Eroded Arroyos

Duration of the visit 1 h.

The Ribiškės eroded hills are shaped like a large fan. This singular phenomenon was formed under very specific natural conditions. Years ago, the western part of the Vilnius City was covered by a glacier while the eastern part was a field of iced over moraine sediments. As the glaciers melted and retreated, the melting water accumulated in the plains of the Vilnia catchment basin. The water flowed to the west making irregular river beds and the currents were so strong that they erupted from underneath the present-time city territory creating unique relief shapes and labyrinths of dried out valleys. Compared to the ice, the water was warmer and thus it melted the soil which slid and creeped downwards rapidly deepening the already formed gullies. As Prof. Č. Kudaba likes to say, “Here, the sculptors of the earth’s surface gouged out hollows instead of molding the relief upwards”. Usually, hills rise high above the plains and plateaus. However, the Ribiškės hills seem to be sagged and sunken down into a gigantic hollow.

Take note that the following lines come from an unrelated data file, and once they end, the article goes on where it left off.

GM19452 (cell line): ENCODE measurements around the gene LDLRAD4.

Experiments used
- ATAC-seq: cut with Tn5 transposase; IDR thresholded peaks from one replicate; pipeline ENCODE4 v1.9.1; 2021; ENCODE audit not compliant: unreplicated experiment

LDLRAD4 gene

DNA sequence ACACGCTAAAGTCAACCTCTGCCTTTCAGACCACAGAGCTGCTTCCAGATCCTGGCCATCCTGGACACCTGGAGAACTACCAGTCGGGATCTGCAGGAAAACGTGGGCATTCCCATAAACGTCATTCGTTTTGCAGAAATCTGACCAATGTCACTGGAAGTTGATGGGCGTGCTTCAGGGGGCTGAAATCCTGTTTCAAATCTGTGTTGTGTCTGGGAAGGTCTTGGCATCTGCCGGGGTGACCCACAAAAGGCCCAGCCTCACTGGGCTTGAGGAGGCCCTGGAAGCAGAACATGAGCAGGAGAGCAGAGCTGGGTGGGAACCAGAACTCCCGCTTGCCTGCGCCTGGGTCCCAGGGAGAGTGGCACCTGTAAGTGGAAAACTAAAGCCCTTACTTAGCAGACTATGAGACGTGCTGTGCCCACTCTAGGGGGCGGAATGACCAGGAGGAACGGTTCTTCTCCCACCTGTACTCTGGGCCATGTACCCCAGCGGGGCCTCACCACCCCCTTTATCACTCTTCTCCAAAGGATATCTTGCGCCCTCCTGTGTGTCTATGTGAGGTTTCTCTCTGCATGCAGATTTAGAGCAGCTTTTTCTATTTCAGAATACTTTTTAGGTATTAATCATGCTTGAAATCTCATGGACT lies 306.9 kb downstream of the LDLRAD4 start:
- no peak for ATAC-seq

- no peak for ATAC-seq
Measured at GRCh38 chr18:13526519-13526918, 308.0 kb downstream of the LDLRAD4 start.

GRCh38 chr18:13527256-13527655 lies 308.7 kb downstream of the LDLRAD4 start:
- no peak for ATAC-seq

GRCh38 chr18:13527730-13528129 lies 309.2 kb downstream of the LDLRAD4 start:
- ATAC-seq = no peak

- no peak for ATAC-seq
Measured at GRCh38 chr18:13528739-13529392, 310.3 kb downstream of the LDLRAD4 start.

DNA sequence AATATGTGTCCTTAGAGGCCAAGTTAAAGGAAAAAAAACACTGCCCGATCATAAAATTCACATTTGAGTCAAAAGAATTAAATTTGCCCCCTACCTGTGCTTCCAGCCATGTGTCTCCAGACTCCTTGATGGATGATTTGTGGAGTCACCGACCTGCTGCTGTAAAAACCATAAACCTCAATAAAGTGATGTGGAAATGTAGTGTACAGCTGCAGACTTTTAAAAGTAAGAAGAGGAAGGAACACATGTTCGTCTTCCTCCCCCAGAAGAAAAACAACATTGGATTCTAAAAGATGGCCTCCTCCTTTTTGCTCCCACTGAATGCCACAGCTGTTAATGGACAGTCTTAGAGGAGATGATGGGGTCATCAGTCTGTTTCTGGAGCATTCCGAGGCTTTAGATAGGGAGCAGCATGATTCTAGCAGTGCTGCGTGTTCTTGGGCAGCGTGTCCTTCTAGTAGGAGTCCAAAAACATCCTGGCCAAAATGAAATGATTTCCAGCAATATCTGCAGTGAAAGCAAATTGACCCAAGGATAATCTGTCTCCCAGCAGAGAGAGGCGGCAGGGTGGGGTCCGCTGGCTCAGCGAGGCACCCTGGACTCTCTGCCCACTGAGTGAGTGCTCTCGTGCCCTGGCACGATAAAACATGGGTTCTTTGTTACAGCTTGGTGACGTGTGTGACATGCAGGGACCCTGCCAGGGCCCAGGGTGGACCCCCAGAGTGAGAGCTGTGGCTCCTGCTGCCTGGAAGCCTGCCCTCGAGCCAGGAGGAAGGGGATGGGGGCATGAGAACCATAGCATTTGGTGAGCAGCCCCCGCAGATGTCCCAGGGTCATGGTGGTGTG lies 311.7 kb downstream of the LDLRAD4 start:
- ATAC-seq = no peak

Ribiškės eroded hills are sometimes also called the eroded arroyo. This name is quite apt as the arroyo consists of an entire labyrinth of winding and intersecting gullies. It would be difficult to trace down the origins of water without a map. The hills here are the result of the erosion phenomenon, i.e. they are islands that remained not eroded by water.

The entire labyrinth of gullies and hills forms a regular fan shape in Ribiškės. A large arroyo (plain) stretches across its middle and is interspersed by smaller arroyos that seem to be branching out. The hills, arroyos and ridges seem to get more and more beautiful. Around 30 years ago, the entire hills could be seen clearly; however it got overgrown in forests. The Kaukysa Creek crosses the Ribiškės Hills in the middle. The name and origins of the creek lie in Baltic mythology. The mosaic of traditional farming lands and homesteads in the arroyos are also unique looking. Almost every homestead has its own artificial pond as apart from the Kaukysa Creek and smaller brooks, no other natural waterbodies are located nearby.

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